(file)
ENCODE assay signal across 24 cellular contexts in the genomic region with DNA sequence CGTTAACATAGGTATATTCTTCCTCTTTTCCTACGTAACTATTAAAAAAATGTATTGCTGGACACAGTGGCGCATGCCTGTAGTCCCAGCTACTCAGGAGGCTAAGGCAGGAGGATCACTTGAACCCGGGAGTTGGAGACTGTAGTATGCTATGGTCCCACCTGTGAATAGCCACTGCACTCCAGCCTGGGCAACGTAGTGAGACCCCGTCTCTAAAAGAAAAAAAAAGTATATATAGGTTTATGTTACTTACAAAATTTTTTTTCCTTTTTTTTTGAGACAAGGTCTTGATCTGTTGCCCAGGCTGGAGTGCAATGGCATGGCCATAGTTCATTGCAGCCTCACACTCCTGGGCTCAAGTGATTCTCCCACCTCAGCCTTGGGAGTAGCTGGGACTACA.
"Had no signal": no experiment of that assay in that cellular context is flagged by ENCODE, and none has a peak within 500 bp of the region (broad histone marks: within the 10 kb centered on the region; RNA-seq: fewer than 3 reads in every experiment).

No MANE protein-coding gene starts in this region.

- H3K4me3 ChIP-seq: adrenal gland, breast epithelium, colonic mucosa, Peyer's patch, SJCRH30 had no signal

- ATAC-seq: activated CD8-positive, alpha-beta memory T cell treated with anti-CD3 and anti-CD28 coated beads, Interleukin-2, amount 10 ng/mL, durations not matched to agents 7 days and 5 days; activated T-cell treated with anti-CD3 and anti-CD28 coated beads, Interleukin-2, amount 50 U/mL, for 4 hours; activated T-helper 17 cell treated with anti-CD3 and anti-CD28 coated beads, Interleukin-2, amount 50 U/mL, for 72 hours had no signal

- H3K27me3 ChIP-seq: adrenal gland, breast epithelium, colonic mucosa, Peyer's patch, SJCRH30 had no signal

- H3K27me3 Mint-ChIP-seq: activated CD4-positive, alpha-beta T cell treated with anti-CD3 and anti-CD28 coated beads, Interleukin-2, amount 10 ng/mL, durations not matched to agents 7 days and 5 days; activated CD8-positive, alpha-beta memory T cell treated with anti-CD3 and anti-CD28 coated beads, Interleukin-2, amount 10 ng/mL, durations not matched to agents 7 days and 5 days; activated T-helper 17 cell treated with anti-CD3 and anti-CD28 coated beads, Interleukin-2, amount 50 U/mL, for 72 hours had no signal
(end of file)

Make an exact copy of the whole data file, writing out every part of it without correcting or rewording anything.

ENCODE assay signal across 24 cellular contexts in the genomic region with DNA sequence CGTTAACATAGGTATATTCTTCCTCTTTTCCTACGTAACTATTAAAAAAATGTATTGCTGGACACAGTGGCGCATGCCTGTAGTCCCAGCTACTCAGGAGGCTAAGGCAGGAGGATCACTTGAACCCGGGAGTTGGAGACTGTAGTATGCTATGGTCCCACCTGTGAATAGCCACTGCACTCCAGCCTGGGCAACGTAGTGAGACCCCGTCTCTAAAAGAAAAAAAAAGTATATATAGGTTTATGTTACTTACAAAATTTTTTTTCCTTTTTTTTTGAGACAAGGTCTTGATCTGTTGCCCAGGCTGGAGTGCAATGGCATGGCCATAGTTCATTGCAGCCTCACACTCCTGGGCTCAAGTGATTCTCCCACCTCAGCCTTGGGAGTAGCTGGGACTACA.
"Had no signal": no experiment of that assay in that cellular context is flagged by ENCODE, and none has a peak within 500 bp of the region (broad histone marks: within the 10 kb centered on the region; RNA-seq: fewer than 3 reads in every experiment).

No MANE protein-coding gene starts in this region.

- H3K4me3 ChIP-seq: adrenal gland, breast epithelium, colonic mucosa, Peyer's patch, SJCRH30 had no signal

- ATAC-seq: activated CD8-positive, alpha-beta memory T cell treated with anti-CD3 and anti-CD28 coated beads, Interleukin-2, amount 10 ng/mL, durations not matched to agents 7 days and 5 days; activated T-cell treated with anti-CD3 and anti-CD28 coated beads, Interleukin-2, amount 50 U/mL, for 4 hours; activated T-helper 17 cell treated with anti-CD3 and anti-CD28 coated beads, Interleukin-2, amount 50 U/mL, for 72 hours had no signal

- H3K27me3 ChIP-seq: adrenal gland, breast epithelium, colonic mucosa, Peyer's patch, SJCRH30 had no signal

- H3K27me3 Mint-ChIP-seq: activated CD4-positive, alpha-beta T cell treated with anti-CD3 and anti-CD28 coated beads, Interleukin-2, amount 10 ng/mL, durations not matched to agents 7 days and 5 days; activated CD8-positive, alpha-beta memory T cell treated with anti-CD3 and anti-CD28 coated beads, Interleukin-2, amount 10 ng/mL, durations not matched to agents 7 days and 5 days; activated T-helper 17 cell treated with anti-CD3 and anti-CD28 coated beads, Interleukin-2, amount 50 U/mL, for 72 hours had no signal